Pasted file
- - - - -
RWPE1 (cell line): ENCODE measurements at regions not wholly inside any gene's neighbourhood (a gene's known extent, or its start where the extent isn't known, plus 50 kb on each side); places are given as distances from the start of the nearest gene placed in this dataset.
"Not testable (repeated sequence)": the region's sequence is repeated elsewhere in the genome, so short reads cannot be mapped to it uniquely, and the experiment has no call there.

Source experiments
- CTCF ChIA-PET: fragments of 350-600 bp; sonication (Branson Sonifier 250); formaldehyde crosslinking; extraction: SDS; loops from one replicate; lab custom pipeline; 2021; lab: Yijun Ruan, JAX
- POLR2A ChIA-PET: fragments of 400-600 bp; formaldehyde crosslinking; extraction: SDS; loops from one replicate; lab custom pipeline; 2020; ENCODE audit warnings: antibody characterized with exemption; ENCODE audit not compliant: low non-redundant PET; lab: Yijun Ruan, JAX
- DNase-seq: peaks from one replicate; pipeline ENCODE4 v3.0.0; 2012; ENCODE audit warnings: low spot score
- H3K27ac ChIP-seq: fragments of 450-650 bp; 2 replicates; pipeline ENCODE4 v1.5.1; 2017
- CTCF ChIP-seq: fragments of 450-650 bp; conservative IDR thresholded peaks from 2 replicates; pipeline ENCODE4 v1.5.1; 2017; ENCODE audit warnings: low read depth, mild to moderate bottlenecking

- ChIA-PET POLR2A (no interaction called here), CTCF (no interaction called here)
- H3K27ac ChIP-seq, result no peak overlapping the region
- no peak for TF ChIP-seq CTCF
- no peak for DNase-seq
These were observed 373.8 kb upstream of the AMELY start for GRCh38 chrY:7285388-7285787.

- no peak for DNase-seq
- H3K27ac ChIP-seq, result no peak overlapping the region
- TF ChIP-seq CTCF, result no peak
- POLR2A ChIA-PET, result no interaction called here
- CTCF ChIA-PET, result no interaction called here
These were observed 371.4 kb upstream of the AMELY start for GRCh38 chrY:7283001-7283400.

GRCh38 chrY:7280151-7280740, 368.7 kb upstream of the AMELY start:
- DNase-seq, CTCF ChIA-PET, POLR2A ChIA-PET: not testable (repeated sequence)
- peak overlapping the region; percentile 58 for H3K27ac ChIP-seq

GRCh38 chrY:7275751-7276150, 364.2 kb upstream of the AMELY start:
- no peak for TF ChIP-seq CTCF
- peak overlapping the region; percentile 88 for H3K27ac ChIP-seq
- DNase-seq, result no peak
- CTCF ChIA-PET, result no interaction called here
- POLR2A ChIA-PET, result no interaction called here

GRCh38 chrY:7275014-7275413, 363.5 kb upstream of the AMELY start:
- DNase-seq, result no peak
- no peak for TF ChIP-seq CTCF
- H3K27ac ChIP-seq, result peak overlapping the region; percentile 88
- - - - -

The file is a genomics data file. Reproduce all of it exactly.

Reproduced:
RWPE1 (cell line): ENCODE measurements at regions not wholly inside any gene's neighbourhood (a gene's known extent, or its start where the extent isn't known, plus 50 kb on each side); places are given as distances from the start of the nearest gene placed in this dataset.
"Not testable (repeated sequence)": the region's sequence is repeated elsewhere in the genome, so short reads cannot be mapped to it uniquely, and the experiment has no call there.

Source experiments
- CTCF ChIA-PET: fragments of 350-600 bp; sonication (Branson Sonifier 250); formaldehyde crosslinking; extraction: SDS; loops from one replicate; lab custom pipeline; 2021; lab: Yijun Ruan, JAX
- POLR2A ChIA-PET: fragments of 400-600 bp; formaldehyde crosslinking; extraction: SDS; loops from one replicate; lab custom pipeline; 2020; ENCODE audit warnings: antibody characterized with exemption; ENCODE audit not compliant: low non-redundant PET; lab: Yijun Ruan, JAX
- DNase-seq: peaks from one replicate; pipeline ENCODE4 v3.0.0; 2012; ENCODE audit warnings: low spot score
- H3K27ac ChIP-seq: fragments of 450-650 bp; 2 replicates; pipeline ENCODE4 v1.5.1; 2017
- CTCF ChIP-seq: fragments of 450-650 bp; conservative IDR thresholded peaks from 2 replicates; pipeline ENCODE4 v1.5.1; 2017; ENCODE audit warnings: low read depth, mild to moderate bottlenecking

- ChIA-PET POLR2A (no interaction called here), CTCF (no interaction called here)
- H3K27ac ChIP-seq, result no peak overlapping the region
- no peak for TF ChIP-seq CTCF
- no peak for DNase-seq
These were observed 373.8 kb upstream of the AMELY start for GRCh38 chrY:7285388-7285787.

- no peak for DNase-seq
- H3K27ac ChIP-seq, result no peak overlapping the region
- TF ChIP-seq CTCF, result no peak
- POLR2A ChIA-PET, result no interaction called here
- CTCF ChIA-PET, result no interaction called here
These were observed 371.4 kb upstream of the AMELY start for GRCh38 chrY:7283001-7283400.

GRCh38 chrY:7280151-7280740, 368.7 kb upstream of the AMELY start:
- DNase-seq, CTCF ChIA-PET, POLR2A ChIA-PET: not testable (repeated sequence)
- peak overlapping the region; percentile 58 for H3K27ac ChIP-seq

GRCh38 chrY:7275751-7276150, 364.2 kb upstream of the AMELY start:
- no peak for TF ChIP-seq CTCF
- peak overlapping the region; percentile 88 for H3K27ac ChIP-seq
- DNase-seq, result no peak
- CTCF ChIA-PET, result no interaction called here
- POLR2A ChIA-PET, result no interaction called here

GRCh38 chrY:7275014-7275413, 363.5 kb upstream of the AMELY start:
- DNase-seq, result no peak
- no peak for TF ChIP-seq CTCF
- H3K27ac ChIP-seq, result peak overlapping the region; percentile 88